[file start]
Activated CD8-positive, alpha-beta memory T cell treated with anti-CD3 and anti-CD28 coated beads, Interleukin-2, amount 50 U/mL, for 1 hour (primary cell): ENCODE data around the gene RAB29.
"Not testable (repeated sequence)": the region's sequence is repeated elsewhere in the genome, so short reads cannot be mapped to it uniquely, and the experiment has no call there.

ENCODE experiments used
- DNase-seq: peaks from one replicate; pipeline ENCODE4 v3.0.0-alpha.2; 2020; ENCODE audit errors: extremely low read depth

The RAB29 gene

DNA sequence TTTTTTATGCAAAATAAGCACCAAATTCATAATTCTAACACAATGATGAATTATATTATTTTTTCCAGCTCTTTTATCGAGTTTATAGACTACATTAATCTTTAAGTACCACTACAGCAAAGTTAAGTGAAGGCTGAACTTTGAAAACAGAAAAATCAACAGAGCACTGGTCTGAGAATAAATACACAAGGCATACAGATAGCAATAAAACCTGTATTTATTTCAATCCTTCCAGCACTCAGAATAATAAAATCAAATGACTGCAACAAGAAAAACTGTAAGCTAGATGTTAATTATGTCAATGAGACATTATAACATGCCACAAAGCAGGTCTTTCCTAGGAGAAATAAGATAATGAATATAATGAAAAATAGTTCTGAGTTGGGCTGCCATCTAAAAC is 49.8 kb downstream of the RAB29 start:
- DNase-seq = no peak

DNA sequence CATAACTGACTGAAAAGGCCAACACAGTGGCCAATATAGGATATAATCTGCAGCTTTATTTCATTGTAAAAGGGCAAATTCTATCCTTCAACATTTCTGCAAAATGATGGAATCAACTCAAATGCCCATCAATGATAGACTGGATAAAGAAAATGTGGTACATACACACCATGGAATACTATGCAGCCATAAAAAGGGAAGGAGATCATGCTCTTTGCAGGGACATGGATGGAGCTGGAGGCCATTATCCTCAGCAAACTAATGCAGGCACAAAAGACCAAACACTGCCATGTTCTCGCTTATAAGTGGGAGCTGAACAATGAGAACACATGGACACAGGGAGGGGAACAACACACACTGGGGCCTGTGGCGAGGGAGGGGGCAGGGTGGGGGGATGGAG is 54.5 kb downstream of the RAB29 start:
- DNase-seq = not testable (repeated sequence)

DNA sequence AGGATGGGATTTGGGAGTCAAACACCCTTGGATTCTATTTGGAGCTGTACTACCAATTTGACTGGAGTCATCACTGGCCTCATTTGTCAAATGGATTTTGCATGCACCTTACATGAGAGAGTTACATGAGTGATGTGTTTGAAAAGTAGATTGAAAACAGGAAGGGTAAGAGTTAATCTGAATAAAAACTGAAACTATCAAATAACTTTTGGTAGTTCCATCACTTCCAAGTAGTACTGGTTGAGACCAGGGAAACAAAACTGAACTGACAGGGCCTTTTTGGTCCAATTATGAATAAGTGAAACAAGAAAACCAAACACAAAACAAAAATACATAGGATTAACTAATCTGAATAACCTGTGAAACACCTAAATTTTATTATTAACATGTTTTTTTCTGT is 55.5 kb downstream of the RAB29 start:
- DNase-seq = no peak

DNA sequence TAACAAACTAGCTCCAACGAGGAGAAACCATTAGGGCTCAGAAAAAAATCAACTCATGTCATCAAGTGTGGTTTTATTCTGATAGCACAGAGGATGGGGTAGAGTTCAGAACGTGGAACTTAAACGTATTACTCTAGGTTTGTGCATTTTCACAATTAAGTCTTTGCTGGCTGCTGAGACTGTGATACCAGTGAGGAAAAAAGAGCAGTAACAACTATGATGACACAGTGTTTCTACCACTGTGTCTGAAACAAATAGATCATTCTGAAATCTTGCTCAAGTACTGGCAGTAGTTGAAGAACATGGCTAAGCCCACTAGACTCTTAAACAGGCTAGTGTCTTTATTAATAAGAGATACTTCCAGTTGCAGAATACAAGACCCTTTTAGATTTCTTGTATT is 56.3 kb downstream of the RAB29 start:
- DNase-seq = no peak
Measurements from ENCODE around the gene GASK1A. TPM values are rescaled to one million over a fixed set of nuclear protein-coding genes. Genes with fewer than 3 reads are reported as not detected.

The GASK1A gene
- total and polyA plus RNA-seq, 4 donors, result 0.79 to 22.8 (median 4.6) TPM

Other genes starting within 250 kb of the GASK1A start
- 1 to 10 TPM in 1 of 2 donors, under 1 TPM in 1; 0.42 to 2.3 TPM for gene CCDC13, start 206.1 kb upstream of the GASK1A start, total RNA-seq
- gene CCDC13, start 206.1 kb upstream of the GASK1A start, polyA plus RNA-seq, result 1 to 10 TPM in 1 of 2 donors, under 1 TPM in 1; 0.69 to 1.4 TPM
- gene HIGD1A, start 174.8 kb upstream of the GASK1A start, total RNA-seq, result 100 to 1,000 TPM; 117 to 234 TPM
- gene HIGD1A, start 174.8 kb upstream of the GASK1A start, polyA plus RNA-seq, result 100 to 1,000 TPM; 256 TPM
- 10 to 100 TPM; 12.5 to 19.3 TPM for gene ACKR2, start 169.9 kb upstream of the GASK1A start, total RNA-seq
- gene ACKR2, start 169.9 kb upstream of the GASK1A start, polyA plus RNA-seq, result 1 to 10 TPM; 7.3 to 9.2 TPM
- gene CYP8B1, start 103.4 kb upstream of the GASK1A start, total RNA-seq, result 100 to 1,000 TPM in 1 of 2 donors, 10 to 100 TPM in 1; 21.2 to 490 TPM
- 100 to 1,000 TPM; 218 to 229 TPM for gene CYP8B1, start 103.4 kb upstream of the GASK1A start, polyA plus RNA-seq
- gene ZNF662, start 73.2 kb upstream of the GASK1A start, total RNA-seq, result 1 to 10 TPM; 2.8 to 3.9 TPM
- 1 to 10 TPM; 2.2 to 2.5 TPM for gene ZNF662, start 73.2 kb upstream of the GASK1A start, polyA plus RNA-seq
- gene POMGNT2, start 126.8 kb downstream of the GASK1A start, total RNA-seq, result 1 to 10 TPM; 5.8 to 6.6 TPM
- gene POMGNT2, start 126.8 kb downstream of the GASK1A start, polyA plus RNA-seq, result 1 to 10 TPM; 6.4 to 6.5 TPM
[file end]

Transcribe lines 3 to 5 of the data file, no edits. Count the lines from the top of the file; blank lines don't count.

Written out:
ENCODE experiments used
- DNase-seq: peaks from one replicate; pipeline ENCODE4 v3.0.0-alpha.2; 2020; ENCODE audit errors: extremely low read depth

The RAB29 gene